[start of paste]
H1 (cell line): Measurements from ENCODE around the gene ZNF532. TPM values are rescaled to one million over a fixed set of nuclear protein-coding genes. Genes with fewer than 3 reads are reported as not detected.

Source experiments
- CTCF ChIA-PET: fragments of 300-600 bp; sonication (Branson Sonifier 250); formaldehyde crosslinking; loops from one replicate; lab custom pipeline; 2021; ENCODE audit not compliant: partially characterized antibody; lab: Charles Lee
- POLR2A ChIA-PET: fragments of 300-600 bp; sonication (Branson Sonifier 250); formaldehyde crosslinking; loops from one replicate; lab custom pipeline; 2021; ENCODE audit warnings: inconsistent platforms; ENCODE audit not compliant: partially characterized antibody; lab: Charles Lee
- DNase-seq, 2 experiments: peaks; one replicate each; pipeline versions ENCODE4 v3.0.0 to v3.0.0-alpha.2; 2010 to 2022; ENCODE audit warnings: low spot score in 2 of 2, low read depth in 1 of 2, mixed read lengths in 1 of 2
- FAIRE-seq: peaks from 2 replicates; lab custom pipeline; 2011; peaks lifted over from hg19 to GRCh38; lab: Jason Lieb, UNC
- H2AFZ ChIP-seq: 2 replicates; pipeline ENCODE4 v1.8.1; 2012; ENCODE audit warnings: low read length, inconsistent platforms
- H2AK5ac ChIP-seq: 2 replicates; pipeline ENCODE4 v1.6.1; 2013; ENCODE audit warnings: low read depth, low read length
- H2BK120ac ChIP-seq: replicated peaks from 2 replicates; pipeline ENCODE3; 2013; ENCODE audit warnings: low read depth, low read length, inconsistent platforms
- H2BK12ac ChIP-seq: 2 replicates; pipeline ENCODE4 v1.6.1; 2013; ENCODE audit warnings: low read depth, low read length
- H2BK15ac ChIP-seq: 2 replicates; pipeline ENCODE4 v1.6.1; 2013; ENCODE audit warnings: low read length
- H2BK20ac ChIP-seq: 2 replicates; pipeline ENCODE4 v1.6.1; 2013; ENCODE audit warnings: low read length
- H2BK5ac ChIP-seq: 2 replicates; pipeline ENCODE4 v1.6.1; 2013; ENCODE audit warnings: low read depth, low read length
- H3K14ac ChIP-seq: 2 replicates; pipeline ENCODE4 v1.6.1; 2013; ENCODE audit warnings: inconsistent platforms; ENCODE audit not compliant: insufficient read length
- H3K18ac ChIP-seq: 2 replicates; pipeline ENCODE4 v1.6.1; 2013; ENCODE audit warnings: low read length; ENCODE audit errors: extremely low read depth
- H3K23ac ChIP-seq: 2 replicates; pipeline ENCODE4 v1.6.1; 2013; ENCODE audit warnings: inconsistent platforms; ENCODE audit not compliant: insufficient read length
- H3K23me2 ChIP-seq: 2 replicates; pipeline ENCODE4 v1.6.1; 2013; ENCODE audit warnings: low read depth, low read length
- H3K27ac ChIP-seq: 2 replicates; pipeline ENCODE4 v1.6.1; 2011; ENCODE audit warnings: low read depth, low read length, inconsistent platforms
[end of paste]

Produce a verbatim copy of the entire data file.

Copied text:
H1 (cell line): Measurements from ENCODE around the gene ZNF532. TPM values are rescaled to one million over a fixed set of nuclear protein-coding genes. Genes with fewer than 3 reads are reported as not detected.

Source experiments
- CTCF ChIA-PET: fragments of 300-600 bp; sonication (Branson Sonifier 250); formaldehyde crosslinking; loops from one replicate; lab custom pipeline; 2021; ENCODE audit not compliant: partially characterized antibody; lab: Charles Lee
- POLR2A ChIA-PET: fragments of 300-600 bp; sonication (Branson Sonifier 250); formaldehyde crosslinking; loops from one replicate; lab custom pipeline; 2021; ENCODE audit warnings: inconsistent platforms; ENCODE audit not compliant: partially characterized antibody; lab: Charles Lee
- DNase-seq, 2 experiments: peaks; one replicate each; pipeline versions ENCODE4 v3.0.0 to v3.0.0-alpha.2; 2010 to 2022; ENCODE audit warnings: low spot score in 2 of 2, low read depth in 1 of 2, mixed read lengths in 1 of 2
- FAIRE-seq: peaks from 2 replicates; lab custom pipeline; 2011; peaks lifted over from hg19 to GRCh38; lab: Jason Lieb, UNC
- H2AFZ ChIP-seq: 2 replicates; pipeline ENCODE4 v1.8.1; 2012; ENCODE audit warnings: low read length, inconsistent platforms
- H2AK5ac ChIP-seq: 2 replicates; pipeline ENCODE4 v1.6.1; 2013; ENCODE audit warnings: low read depth, low read length
- H2BK120ac ChIP-seq: replicated peaks from 2 replicates; pipeline ENCODE3; 2013; ENCODE audit warnings: low read depth, low read length, inconsistent platforms
- H2BK12ac ChIP-seq: 2 replicates; pipeline ENCODE4 v1.6.1; 2013; ENCODE audit warnings: low read depth, low read length
- H2BK15ac ChIP-seq: 2 replicates; pipeline ENCODE4 v1.6.1; 2013; ENCODE audit warnings: low read length
- H2BK20ac ChIP-seq: 2 replicates; pipeline ENCODE4 v1.6.1; 2013; ENCODE audit warnings: low read length
- H2BK5ac ChIP-seq: 2 replicates; pipeline ENCODE4 v1.6.1; 2013; ENCODE audit warnings: low read depth, low read length
- H3K14ac ChIP-seq: 2 replicates; pipeline ENCODE4 v1.6.1; 2013; ENCODE audit warnings: inconsistent platforms; ENCODE audit not compliant: insufficient read length
- H3K18ac ChIP-seq: 2 replicates; pipeline ENCODE4 v1.6.1; 2013; ENCODE audit warnings: low read length; ENCODE audit errors: extremely low read depth
- H3K23ac ChIP-seq: 2 replicates; pipeline ENCODE4 v1.6.1; 2013; ENCODE audit warnings: inconsistent platforms; ENCODE audit not compliant: insufficient read length
- H3K23me2 ChIP-seq: 2 replicates; pipeline ENCODE4 v1.6.1; 2013; ENCODE audit warnings: low read depth, low read length
- H3K27ac ChIP-seq: 2 replicates; pipeline ENCODE4 v1.6.1; 2011; ENCODE audit warnings: low read depth, low read length, inconsistent platforms